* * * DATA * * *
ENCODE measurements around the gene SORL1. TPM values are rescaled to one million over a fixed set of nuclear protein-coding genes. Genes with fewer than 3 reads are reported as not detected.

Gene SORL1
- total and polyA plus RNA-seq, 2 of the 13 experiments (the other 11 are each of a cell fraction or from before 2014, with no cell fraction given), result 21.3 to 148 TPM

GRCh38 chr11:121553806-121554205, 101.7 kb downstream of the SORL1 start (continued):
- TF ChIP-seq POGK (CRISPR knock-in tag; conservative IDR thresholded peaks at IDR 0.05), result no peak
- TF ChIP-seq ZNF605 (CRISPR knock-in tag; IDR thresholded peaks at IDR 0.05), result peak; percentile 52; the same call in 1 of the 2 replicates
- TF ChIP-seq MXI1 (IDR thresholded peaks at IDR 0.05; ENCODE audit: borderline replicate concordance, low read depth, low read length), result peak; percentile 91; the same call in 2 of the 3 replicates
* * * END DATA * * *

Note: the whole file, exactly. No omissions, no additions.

ENCODE measurements around the gene SORL1. TPM values are rescaled to one million over a fixed set of nuclear protein-coding genes. Genes with fewer than 3 reads are reported as not detected.

Gene SORL1
- total and polyA plus RNA-seq, 2 of the 13 experiments (the other 11 are each of a cell fraction or from before 2014, with no cell fraction given), result 21.3 to 148 TPM

GRCh38 chr11:121553806-121554205, 101.7 kb downstream of the SORL1 start (continued):
- TF ChIP-seq POGK (CRISPR knock-in tag; conservative IDR thresholded peaks at IDR 0.05), result no peak
- TF ChIP-seq ZNF605 (CRISPR knock-in tag; IDR thresholded peaks at IDR 0.05), result peak; percentile 52; the same call in 1 of the 2 replicates
- TF ChIP-seq MXI1 (IDR thresholded peaks at IDR 0.05; ENCODE audit: borderline replicate concordance, low read depth, low read length), result peak; percentile 91; the same call in 2 of the 3 replicates